A horse’s wolf teeth are a bit like our wisdom teeth. They’re not needed but can cause a number of issues down the track if they’re not removed.
Approximately 70% of horses will develop wolf teeth. They typically erupt between 5-12 months of age – but don’t continue to grow or erupt like other teeth in your horse’s mouth.
So why bother getting rid of your horse’s wolf teeth? Let us explain.
What are wolf teeth?
Your horse’s wolf teeth are small, almost fang-like teeth that almost always appear in the upper jaw. They are located between the incisors and the molars.
Why are they a problem?
The main issue with wolf teeth is their location. They are positioned right where the bit applies pressure in your horse’s mouth. This can cause the cheeks, tongue and soft tissue in the mouth to press against the tooth, and cause pain.
Wolf teeth can also cause other issues, including:
- When they become loose or diseased
- Their location making it difficult to rasp the molars to form a seat for the bit
- Physically restricting the bit if they are on the larger size
- Causing ulcers on the gumline
- When they don’t erupt, which can lead to significant discomfort
This pain and discomfort can lead to a wide range of pain avoidance behaviours, including head tossing, pulling hard, tilting of the head, or not taking the lead.
What does the removal process involve?
The removal of a horse’s wolf teeth is a delicate process. It’s important that the entire tooth is removed intact as if part of the root is left behind, this can lead to a potential infection or abscess.
The first step in removing wolf teeth is sedating the horse and applying a nerve block. This will ensure your horse will be nice and comfortable during the procedure and won’t feel any pain.
We slowly work our way around the outside of the tooth, damaging the ligament and loosening the tooth. We take our time, putting a bit of pressure on the tooth before twisting. This slowly weakens the tooth’s hold over time and allows us to delicately remove the tooth without fracturing it.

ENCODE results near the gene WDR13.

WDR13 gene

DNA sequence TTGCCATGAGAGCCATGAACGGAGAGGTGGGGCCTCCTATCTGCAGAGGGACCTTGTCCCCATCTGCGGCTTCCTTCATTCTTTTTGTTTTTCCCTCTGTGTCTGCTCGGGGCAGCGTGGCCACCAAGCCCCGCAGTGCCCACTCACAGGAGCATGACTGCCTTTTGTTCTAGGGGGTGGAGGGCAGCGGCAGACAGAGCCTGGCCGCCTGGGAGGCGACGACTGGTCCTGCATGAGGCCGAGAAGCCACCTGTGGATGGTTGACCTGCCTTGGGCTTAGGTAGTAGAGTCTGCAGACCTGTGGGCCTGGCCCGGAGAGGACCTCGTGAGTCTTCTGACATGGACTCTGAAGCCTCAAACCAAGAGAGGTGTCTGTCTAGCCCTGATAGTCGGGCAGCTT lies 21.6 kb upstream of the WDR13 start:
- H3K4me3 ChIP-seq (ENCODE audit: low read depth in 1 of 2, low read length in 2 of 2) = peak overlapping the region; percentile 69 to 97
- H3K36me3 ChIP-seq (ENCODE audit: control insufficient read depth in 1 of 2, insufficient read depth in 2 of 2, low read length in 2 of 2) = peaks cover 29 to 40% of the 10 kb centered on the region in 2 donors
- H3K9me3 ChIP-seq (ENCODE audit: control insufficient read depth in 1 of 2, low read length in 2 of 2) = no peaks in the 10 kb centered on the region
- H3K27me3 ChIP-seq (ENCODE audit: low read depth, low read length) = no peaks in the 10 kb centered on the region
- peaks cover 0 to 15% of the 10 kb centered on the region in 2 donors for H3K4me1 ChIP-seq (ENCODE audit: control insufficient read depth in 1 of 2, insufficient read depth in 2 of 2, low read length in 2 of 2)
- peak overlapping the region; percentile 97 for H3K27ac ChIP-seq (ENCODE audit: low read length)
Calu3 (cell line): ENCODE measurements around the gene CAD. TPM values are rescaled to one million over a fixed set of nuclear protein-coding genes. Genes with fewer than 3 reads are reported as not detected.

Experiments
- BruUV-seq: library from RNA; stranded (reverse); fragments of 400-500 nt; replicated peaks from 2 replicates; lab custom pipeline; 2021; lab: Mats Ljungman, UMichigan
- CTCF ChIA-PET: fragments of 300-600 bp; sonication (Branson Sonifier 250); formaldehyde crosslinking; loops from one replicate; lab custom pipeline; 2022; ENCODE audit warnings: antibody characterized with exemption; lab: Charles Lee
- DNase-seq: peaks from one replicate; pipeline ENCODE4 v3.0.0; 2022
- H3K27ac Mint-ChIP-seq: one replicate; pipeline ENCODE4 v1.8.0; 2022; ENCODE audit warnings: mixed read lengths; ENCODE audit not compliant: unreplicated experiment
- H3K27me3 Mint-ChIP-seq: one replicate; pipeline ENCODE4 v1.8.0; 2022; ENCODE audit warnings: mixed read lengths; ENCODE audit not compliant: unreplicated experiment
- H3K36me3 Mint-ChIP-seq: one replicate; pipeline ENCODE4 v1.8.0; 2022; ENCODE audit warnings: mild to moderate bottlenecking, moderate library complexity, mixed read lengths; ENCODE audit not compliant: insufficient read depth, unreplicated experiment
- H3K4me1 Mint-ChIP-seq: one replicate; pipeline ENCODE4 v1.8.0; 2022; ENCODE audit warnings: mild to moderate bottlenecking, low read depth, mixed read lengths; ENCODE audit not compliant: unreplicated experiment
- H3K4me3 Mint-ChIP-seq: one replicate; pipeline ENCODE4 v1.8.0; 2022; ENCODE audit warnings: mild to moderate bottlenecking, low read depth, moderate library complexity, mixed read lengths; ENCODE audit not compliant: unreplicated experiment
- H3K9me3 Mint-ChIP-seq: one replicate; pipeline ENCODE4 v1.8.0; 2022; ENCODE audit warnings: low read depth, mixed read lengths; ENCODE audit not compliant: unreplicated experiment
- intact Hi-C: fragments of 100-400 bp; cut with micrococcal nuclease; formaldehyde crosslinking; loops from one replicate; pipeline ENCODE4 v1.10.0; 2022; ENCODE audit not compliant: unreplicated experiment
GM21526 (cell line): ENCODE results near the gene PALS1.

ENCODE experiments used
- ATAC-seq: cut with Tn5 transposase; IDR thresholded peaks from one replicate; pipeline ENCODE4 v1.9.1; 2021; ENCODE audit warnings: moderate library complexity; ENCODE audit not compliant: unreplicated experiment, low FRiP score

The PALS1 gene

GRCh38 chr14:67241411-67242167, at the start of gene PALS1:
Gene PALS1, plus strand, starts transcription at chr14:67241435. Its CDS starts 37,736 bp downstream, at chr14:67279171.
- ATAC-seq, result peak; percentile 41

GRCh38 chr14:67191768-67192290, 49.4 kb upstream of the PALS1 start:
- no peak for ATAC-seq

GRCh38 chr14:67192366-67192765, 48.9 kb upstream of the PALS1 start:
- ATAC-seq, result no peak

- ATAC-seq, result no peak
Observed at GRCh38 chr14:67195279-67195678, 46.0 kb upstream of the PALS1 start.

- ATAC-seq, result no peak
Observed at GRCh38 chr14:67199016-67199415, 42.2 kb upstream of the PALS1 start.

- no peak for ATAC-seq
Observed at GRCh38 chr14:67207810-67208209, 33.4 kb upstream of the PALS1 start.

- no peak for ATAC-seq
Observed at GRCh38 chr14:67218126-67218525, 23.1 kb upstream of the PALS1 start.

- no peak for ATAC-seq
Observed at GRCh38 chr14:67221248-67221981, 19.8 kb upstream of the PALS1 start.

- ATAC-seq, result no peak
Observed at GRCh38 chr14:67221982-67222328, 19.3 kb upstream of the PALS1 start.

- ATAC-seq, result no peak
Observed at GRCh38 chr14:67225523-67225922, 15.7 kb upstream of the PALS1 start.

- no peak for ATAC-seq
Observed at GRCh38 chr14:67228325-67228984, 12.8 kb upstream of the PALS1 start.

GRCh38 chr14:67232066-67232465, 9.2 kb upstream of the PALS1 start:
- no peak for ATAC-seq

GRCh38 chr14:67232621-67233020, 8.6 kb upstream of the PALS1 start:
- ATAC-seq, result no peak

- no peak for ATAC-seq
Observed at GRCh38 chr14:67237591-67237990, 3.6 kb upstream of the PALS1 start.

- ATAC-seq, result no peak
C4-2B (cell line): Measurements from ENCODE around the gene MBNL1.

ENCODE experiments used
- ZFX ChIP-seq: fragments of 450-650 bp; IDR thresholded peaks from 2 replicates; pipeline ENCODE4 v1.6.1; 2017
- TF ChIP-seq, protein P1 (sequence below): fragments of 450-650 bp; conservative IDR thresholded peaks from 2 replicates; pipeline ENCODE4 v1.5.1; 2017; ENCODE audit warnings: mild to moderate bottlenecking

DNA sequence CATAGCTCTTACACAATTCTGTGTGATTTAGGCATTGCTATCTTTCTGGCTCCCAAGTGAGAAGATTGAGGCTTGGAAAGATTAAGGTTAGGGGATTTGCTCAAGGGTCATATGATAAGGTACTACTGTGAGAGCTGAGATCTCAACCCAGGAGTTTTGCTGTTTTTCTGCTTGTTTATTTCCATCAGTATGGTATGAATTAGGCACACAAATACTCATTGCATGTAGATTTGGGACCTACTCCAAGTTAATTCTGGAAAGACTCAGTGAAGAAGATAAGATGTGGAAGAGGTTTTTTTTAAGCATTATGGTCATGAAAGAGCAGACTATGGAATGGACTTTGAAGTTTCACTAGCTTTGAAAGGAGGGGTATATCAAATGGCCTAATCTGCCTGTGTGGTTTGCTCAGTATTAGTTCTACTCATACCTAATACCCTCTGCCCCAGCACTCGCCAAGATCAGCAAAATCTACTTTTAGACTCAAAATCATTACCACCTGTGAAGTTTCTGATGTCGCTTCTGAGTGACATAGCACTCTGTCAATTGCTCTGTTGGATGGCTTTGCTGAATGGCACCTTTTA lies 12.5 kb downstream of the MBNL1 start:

Following the extraction, we give the horse a tetanus injection, unless they are completely up to date with their tetanus vaccinations. We also give the horse some pain relief afterward as well to ensure they are comfortable.
When is it best to have my horse’s wolf teeth removed?
We strongly advise that wolf teeth are removed before your horse is bitted, rather than waiting to see if the teeth cause any issues. This will help to minimise or prevent any learned behaviours during that breaking-in process. Also, the younger the horse, the easier it is to remove the teeth.
Want to learn more?
To see the removal of a horse’s wolf teeth for yourself, check out this video of Dr Lachie removing some seriously large wolf teeth!
Like anything to do with your horse’s teeth, we strongly recommend that you engage a qualified veterinarian who has undertaken additional training in equine dentistry to remove wolf teeth.
Dr Lachie and the team at Cameron Veterinary Services are passionate about the health of horses’ teeth and apply the latest knowledge and techniques in treating your animals.
To book a visit from one of our equine vets, give us a call on 08 8318 1801.